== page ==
6th July 2021 Christopher Carey
Porto City Council has approved a plan to create a new administrative position to oversee the city’s short-term tourist rental market.
The ‘Local Accommodation Mediator’ will study and report on the interests, concerns and trends affecting all stakeholders in the sector, as well as help to settle conflicts.
In Portugal, the term ‘Local Accommodation’ (LA) refers to properties which are licenced for rental to tourists on platforms like Airbnb and Booking.com.
Ricardo Valente, Councillor for Economy and Tourism, City of Porto, said: “2020 marks the first year in which we had a reduction in the net stock of Local Accommodation licences in the city, a reduction of close to 400.”
However, he noted that many owners are simply waiting for tourism to fully reopen rather than shifting to the long-term residential sector, saying it makes “no sense” for the government to wait for the market to regulate itself.
Currently 7,646 LA establishments are registered in Porto, the equivalent of 12,428 rooms and 23,969 beds.
While Europe has seen a rise in the number of properties listed as long-term residential lets due to COVID-19, cities are now starting to assess whether things will revert to pre-pandemic trends, where local people were often pushed out of the rental market.
In July 2019, Porto City Council voted on new rules and regulations for a ‘containment area’ in the city, which suspended registrations of new LA licences in areas where demand was too high.
This included Porto’s historic centre and Bonfilm area as well as some of the most popular streets.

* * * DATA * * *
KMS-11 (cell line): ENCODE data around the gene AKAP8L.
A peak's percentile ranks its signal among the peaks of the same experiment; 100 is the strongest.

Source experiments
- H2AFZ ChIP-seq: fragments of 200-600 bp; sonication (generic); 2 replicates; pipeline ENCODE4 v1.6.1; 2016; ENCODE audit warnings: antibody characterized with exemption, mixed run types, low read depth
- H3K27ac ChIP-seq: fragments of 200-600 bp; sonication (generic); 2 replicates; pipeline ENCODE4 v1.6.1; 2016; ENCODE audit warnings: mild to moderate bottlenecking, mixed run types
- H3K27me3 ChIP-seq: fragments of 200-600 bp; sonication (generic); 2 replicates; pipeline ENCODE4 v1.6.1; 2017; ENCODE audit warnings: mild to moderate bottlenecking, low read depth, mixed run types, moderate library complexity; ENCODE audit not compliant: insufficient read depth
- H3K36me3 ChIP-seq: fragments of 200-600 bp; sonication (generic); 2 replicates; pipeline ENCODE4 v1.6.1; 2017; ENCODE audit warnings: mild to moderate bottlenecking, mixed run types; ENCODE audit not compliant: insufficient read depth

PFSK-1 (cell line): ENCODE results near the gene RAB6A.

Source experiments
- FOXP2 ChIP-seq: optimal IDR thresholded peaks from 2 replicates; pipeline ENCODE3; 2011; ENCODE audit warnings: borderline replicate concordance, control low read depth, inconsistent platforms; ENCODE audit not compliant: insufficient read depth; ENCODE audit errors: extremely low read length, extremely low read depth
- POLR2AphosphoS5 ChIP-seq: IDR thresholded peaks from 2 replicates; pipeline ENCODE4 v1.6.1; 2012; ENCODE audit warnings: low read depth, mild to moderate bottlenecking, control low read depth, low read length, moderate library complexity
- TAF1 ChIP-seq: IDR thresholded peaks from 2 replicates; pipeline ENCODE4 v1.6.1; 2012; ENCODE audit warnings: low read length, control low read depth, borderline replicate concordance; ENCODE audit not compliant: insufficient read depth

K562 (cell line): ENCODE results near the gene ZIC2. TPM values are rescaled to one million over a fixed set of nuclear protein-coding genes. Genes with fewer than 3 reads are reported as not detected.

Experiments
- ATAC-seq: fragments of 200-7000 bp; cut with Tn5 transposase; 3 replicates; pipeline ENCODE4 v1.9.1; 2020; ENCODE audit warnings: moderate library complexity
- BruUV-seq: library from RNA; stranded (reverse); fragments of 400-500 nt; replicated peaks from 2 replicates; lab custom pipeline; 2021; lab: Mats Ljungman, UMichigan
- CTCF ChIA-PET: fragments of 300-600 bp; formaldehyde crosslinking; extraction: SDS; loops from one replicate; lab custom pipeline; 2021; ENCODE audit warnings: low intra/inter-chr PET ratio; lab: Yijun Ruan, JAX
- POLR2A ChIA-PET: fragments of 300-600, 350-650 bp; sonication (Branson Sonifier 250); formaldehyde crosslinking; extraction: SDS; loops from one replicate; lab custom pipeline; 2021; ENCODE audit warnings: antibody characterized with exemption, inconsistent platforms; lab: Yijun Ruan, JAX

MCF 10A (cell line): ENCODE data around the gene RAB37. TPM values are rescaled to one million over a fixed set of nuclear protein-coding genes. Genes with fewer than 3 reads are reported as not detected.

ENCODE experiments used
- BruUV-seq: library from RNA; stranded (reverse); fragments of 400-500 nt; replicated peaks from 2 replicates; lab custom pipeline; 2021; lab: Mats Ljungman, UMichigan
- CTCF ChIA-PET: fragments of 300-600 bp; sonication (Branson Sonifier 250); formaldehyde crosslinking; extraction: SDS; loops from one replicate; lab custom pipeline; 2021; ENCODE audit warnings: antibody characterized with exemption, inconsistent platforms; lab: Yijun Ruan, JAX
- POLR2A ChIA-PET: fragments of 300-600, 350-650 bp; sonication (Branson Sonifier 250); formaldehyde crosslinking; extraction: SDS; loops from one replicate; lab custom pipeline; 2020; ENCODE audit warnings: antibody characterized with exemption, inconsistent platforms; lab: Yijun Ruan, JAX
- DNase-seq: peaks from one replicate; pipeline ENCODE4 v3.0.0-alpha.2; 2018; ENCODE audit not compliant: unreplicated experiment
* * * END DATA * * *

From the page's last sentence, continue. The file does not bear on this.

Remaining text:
For years, European mayors have struggled to contain a proliferation of short-term property lets in city centres, lacking data to enforce limits on rental days or the number of properties in a building used for holiday lets.
But surging rents and a lack of availability in the private rental sector for local residents means cities are increasingly taking a more proactive approach.
Last week, a Paris court fined Airbnb €8.08 million (US$9.6 million) after the firm failed to comply with local regulations on listing apartments on the platform.
Commenting on the case, Ian Brossat, Deputy Mayor of Paris with responsibility for housing, said: “This is the first time in France that a community has condemned a digital giant.
“The responsibility of the platforms is finally recognised – a formidable victory for Parisians.”
The landmark ruling followed years of legal wrangling between the city and Airbnb.
In September 2020, a group of European cities including Paris, London, Helsinki and Barcelona called on the European Commission to impose stronger regulations on short-term holiday rental platforms, which could mean requiring companies to share more data with cities to aid oversight.
It followed a March 2020 agreement between Airbnb, Expedia, Tripadvisor and Booking.com to share data with the European Union’s statistics agency, Eurostat, on the number of nights and guests booked.
Initial data results from the agency are set to be published this month.
Jim Hepple is an Assistant Professor at the University of Aruba and is Managing Director of Tourism Analytics.